vbmr3 that I am using in my example. It is important to note that you need to include the
boot order option so when you import the Home Assistant disk image it will boot from the proper device. Otherwise, it will try to boot from your network interface by default.
qm create 100 --name home-assistant --bios ovmf --boot order=virtio0 --machine q35 --cores 4 --memory 4096 --scsihw virtio-scsi-pci --net0 model=virtio,bridge=vmbr3 --agent enabled=1 --tablet 0
Since the Home Assistant virtual machine is using UEFI, you will need to create the EFI disk and assign it to the VM. In the following command, be sure to use the same VM ID and enter the storage pool where you want the disk to reside. If you are using ZFS as your root Proxmox file system, you will likely use
local-zfs. If you are using ext4 with lvm, you will likely use
local-lvm. This is the same location where you are running your other VMs/containers, so you will need to enter the appropriate location.
qm set 100 --efidisk0 local-zfs:1,format=raw
Download the Home Assistant Disk Image
Now that the VM has been created, you need to download the Home Assistant disk image. To find the latest version of Home Assistant, go to their Linux Downloads page. Copy the URL for the KVM (.qcow2) image since that is the format used by Proxmox for VMs. At the time of this writing, it is Home Assistant OS v6.6. You may use the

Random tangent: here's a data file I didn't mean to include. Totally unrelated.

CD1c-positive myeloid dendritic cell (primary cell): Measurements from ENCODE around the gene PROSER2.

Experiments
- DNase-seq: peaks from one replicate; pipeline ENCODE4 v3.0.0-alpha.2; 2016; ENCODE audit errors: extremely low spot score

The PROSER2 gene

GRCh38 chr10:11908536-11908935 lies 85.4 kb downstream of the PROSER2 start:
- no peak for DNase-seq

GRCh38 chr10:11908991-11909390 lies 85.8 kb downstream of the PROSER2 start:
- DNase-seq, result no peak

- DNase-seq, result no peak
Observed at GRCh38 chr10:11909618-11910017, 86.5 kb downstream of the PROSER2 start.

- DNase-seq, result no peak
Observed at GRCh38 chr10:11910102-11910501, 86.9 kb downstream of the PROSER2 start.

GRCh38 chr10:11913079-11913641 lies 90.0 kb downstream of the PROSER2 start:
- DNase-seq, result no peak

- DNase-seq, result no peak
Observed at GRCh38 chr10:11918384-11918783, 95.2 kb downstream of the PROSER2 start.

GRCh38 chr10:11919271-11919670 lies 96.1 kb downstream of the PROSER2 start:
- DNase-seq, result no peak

wget command to download the compressed disk image.
The use the
unxz command to extract the file.
Import the Home Assistant Disk Image
After extracting the disk image, you need to import the image into the virtual machine using the name of the Home Assisant disk image file you downloaded and extracted. Be sure to use the appropriate storage pool of
local-lvm like you did with the EFI disk.
qm importdisk 100 haos_ova-8.1.qcow2 local-zfs
When the import is complete, you need to set/attach the disk image to the virtual machine. The output from the
qm importdisk command above will display the name of the imported disk. You will need to use that same name in the
qm set command. Most likely, it will be in the format of
100 is the VM ID.
qm set 100 --virtio0 local-zfs:vm-100-disk-1
With 6 commands, you should have a fully working virtual machine with Home Assistant installed!
Remove the Downloaded Home Assistant Disk Image File
When the Home Assistant image is imported using the